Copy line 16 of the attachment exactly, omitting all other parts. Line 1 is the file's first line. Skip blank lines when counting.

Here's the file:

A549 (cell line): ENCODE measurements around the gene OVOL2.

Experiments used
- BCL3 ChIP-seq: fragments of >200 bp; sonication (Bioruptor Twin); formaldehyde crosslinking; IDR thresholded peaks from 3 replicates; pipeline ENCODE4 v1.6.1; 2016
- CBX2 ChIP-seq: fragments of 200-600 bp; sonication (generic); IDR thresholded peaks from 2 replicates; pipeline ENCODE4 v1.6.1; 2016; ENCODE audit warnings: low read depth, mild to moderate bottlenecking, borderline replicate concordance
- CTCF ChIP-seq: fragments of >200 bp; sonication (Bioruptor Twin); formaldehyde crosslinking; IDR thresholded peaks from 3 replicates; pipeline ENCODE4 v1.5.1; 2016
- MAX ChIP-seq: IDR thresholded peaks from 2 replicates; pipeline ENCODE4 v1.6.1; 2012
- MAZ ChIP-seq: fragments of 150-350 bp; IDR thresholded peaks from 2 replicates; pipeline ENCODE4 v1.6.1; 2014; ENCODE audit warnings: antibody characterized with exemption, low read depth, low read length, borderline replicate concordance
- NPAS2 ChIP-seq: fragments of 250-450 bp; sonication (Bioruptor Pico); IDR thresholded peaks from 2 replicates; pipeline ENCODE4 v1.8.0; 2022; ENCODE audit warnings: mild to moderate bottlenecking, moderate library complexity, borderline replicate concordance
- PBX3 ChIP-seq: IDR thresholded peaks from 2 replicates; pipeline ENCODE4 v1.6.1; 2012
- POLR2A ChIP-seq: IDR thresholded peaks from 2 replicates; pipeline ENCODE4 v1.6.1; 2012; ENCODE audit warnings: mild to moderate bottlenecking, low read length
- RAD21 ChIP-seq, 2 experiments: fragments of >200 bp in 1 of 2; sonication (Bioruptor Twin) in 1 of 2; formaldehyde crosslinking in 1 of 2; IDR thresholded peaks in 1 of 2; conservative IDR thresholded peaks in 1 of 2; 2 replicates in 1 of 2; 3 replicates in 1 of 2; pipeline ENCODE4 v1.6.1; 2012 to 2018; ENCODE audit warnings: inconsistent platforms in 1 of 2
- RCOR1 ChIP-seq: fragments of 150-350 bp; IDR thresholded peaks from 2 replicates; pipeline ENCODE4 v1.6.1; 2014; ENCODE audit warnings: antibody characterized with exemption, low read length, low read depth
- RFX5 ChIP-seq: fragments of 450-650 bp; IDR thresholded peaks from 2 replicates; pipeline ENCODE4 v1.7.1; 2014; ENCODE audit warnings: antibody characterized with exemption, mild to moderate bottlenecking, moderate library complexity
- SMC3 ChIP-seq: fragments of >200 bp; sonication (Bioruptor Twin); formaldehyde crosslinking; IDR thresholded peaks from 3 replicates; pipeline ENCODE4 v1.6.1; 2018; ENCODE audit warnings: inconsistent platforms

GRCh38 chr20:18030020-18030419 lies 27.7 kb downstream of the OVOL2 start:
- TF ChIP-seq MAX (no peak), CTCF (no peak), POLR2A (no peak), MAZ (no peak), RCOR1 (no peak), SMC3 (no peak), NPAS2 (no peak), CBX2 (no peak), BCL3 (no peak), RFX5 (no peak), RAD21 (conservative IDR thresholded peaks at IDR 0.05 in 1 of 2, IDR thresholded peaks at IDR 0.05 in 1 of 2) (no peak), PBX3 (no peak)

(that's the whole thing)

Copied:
- TF ChIP-seq MAX (no peak), CTCF (no peak), POLR2A (no peak), MAZ (no peak), RCOR1 (no peak), SMC3 (no peak), NPAS2 (no peak), CBX2 (no peak), BCL3 (no peak), RFX5 (no peak), RAD21 (conservative IDR thresholded peaks at IDR 0.05 in 1 of 2, IDR thresholded peaks at IDR 0.05 in 1 of 2) (no peak), PBX3 (no peak)